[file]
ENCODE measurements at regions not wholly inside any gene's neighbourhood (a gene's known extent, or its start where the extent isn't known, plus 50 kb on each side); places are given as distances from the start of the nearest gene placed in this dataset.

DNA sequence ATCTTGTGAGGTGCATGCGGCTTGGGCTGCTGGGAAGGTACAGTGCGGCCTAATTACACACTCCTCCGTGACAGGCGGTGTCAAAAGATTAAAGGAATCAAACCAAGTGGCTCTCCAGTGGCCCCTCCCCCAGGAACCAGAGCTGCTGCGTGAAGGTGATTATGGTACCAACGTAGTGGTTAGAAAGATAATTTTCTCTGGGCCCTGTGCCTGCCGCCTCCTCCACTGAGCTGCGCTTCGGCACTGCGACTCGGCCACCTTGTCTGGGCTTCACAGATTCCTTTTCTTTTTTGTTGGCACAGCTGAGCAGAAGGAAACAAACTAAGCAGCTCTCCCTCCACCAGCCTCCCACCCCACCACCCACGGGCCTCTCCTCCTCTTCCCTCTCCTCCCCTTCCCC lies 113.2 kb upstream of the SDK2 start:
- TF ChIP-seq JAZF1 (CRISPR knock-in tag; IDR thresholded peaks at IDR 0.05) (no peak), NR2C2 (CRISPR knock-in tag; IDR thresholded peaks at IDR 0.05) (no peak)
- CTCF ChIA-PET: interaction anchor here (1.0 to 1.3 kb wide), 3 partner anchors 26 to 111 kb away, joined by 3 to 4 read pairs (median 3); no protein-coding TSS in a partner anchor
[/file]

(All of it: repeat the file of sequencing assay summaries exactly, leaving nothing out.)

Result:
ENCODE measurements at regions not wholly inside any gene's neighbourhood (a gene's known extent, or its start where the extent isn't known, plus 50 kb on each side); places are given as distances from the start of the nearest gene placed in this dataset.

DNA sequence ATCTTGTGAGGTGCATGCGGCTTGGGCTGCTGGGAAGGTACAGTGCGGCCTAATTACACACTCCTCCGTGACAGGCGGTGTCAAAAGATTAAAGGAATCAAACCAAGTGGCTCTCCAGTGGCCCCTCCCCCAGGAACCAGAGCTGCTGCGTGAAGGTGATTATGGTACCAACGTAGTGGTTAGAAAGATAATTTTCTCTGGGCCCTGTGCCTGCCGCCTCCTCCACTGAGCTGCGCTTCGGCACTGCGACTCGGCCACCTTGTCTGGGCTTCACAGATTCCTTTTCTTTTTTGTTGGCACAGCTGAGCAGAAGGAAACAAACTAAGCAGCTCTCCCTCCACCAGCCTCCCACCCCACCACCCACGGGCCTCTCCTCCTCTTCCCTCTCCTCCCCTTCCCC lies 113.2 kb upstream of the SDK2 start:
- TF ChIP-seq JAZF1 (CRISPR knock-in tag; IDR thresholded peaks at IDR 0.05) (no peak), NR2C2 (CRISPR knock-in tag; IDR thresholded peaks at IDR 0.05) (no peak)
- CTCF ChIA-PET: interaction anchor here (1.0 to 1.3 kb wide), 3 partner anchors 26 to 111 kb away, joined by 3 to 4 read pairs (median 3); no protein-coding TSS in a partner anchor